You may be wondering why there’s a swaddling article on a breastfeeding site. Curiosity is killing you, right? Well there are three reasons:
First, when you’re nursing her, it keeps your baby’s hands tucked nicely away so she can’t “help” you while you’re trying to get her latched on right.
Second, babies love to be swaddled. Swaddling a newborn correctly makes for a calmer baby – and that just makes everything easier.
And third, just trying to be helpful =)
To Swaddle or not to swaddle….
Some people think it’s cruel to swaddle a baby. In fact, a person once told me that it makes them claustrophobic on behalf of the baby. While it’s sweet to be concerned about the baby’s comfort, I’d like to point out here that a newborn isn’t a grown adult who’s used to stretching their legs and exploring the world.
Oh no, she was far more restricted in the womb!
What new babies don’t seem to care for is being laid out in the wide open world with nothing to hold them. Watching a well-swaddled newborn will make it perfectly clear that they really love being wrapped up snug-as-a-bug. It’s like a safe, warm hug in a big, cold world.
So how do you swaddle a baby?
Have you ever folded a burrito? It’s really not much different. (In fact, I lovingly called my oldest child my little burrito baby. Allow me to wallow in that memory a moment. Sniff. Okay, I’m good now.)
- First grab a cute receiving blanket and lay it out nice and flat in a diamond shape. If it’s a rectangular blanket, fold one of the sides inwards to make a diamond.
- Now, fold the top corner down several inches so it looks like the top of the diamond is cut off.
- Next you’re going to lay your little one face up so her head is just above the top fold of the blanket.
- Now, holding down the first arm to be covered, wrap the blanket snugly around her and tuck it under the opposite side.
- Then you’ll bring the bottom up and fold it in place either under her free shoulder or her free arm. Be sure you leave some wiggle room for her feet and legs. If she can’t move her knees or her hips inside the swaddle, start over.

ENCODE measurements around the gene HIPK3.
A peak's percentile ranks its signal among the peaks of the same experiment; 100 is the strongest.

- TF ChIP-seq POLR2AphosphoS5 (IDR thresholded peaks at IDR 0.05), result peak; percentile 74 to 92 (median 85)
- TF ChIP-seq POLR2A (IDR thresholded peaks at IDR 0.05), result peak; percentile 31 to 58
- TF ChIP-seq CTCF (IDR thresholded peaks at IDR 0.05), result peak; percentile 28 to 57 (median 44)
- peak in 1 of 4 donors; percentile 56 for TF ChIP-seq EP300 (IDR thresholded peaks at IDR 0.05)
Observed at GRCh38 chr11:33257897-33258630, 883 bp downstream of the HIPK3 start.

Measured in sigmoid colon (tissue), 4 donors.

- Holding the other arm in place, snugly wrap the last side around and underneath baby. Baby’s weight will keep this side in place, or you may tuck it inside the folds. Baby’s face and neck should be uncovered, but nothing else.
The blanket should be snug but not tight. If your swaddle is too tight, your baby may not be able to get a full breath and this could lead to a respiratory infection or even death. If you swaddle too loosely, the blanket could come off and pose a risk of suffocation.
Blankets vs swaddlers
There are also swaddlers you can buy now that have velcro straps and require almost no origami to use. So which is better? Neither really, it’s just personal preference.
The blanket will last longer because swaddlers are grown out of crazy fast, especially if your baby is big.
Swaddlers are really convenient. No origami.
Now if you have a big baby, go with a blanket. If you like to have control over how loose or snug the swaddle should be, go with a blanket.
And if you find you’re all thumbs with a blanket and just can’t get a good swaddle, go with the swaddler. If your little houdini can get out all the time, go with a swaddler.
As your baby gets bigger and outgrows whichever method you’ve chosen, you can get a larger blanket to swaddle with, or as I’ve done a few times, leave the blanket bottom open for the feet and snugly swaddle the arms.
Bear in mind your little one is an individual. She may hate to be swaddled (although that preference will usually appear after the newborn phase) or she may still want to be swaddled when she’s several months old. In any case, swaddling almost always makes for a happier baby, and a much easier time breastfeeding.
After all, you only have two hands! It’s almost impossible hold the baby, keep her hands away, and hold your breast at the right angle all at the same time. Get good at swaddling, and it’ll be like growing a couple of extra hands. 🙂
Did you use a blanket, a swaddler, or nothing? Comment below, I’d love to know!